Whole Foods Q1 2015: Sales jump as WFM prices fall and customers return.

Whole Foods Cut Its Prices. You’ll Never, Ever Guess What Happened Next.

Whole Foods Cut Its Prices. You’ll Never, Ever Guess What Happened Next.

Moneybox
A blog about business and economics.
Feb. 11 2015 6:08 PM

Whole Foods Cut Its Prices. You’ll Never, Ever Guess What Happened Next.

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Look, a sale!

Photo by Justin Sullivan/Getty Images

For the second time in a row, it’s a good quarter for Whole Foods. The company said Wednesday that it did a record $4.7 billion in total sales in the first part of fiscal 2015 and that traffic to stores picked up. Sales at stores open at least 57 weeks increased by 4.5 percent. Earnings came in at $0.46 per share, a slight beat on the $0.45 target analysts had set. Shares added about 3 percent from their closing price of $53.51 in after-hours trading.

While all companies want good earnings reports, Whole Foods seriously needs them. Between October 2013 and July 2014, Whole Foods stock lost nearly half its value as the chain hit one stumbling block after another—customers tiring of high “whole paycheck” prices, mainstream groceries stocking once-elusive foods like quinoa, mega-store Walmart debuting a line of cheap organics, etc. At the end of last July, Whole Foods was the second-worst performer in the S&P 500 of 2014.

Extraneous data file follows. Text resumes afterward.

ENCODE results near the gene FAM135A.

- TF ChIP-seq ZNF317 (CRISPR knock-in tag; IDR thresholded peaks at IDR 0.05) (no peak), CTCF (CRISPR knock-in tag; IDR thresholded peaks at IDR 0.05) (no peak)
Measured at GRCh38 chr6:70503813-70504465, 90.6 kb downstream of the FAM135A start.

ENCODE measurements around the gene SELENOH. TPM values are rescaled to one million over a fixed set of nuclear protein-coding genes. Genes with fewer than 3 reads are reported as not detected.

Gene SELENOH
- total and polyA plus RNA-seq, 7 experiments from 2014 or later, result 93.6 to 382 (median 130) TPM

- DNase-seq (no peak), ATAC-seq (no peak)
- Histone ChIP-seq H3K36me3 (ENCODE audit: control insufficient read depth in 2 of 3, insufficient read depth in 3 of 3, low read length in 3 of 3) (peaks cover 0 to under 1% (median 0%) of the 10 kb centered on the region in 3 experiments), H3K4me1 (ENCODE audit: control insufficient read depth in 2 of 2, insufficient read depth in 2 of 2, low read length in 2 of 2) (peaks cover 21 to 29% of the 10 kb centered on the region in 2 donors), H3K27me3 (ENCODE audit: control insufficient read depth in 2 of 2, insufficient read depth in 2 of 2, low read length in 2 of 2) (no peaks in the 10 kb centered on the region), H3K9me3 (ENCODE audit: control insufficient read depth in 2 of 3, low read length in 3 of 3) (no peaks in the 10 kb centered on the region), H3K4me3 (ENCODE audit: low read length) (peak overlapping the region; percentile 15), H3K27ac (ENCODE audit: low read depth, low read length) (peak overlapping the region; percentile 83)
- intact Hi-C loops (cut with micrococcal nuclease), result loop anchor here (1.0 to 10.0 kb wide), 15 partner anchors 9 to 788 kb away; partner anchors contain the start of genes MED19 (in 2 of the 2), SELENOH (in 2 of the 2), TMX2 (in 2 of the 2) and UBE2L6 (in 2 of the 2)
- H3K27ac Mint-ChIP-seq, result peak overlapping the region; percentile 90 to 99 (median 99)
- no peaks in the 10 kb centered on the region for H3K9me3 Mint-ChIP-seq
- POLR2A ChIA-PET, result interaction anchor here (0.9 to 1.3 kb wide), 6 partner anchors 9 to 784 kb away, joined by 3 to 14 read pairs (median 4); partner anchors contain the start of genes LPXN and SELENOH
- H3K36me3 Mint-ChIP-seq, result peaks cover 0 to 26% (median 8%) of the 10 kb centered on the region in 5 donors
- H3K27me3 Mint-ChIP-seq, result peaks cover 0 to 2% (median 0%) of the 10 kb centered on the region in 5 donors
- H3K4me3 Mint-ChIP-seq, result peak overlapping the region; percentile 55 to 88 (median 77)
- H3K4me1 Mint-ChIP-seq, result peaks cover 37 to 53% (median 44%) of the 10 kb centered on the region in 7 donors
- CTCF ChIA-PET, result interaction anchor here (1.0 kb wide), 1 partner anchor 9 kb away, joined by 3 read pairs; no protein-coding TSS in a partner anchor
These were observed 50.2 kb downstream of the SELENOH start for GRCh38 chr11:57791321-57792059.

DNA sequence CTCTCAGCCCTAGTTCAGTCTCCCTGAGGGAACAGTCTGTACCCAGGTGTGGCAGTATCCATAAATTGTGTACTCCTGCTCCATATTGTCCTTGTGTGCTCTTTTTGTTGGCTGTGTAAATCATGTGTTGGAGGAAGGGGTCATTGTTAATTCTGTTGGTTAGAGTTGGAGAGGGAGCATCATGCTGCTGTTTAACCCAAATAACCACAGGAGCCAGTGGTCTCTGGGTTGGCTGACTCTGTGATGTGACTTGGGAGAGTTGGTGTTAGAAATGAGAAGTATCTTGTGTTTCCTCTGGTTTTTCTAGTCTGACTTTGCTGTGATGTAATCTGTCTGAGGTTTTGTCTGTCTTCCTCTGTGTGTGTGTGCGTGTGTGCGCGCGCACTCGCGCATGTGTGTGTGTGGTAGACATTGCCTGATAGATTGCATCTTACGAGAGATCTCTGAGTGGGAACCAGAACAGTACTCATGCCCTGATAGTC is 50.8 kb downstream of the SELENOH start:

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The point is, a good quarter for Whole Foods is a good quarter, and a reassuring sign that the comprehensive rebranding campaign it rolled out late last year is actually working. Under its new “values matter” slogan, Whole Foods has tried to remind shoppers of what separates it from competitors—sustainability, locally grown produce—but it’s also committed to being more pragmatic. Whole Food has lowered prices to bring them more in line with competition.

“Our value focus is on perishables, where we see opportunities to broaden our selection of products at entry-level price points,” Whole Foods co-CEO John Mackey said on the earnings call. “We are encouraged by the pricing experiments we are running in several markets, and if results continue to be positive, we expect to expand our test to more markets during the year.”

Of course, price cuts come at a cost. Whole Foods says it expects its gross margin will decline in fiscal year 2015, but trusts that “this is the right strategy to drive sales growth over the longer term.” Walter Robb, the company’s other co-CEO, said that based on the last quarter, Whole Foods is “finding a nice balance” between keeping up gross profit margins and bringing back customers. “It’s more of an art than a science,” he said.

Alison Griswold is a Slate staff writer covering business and economics.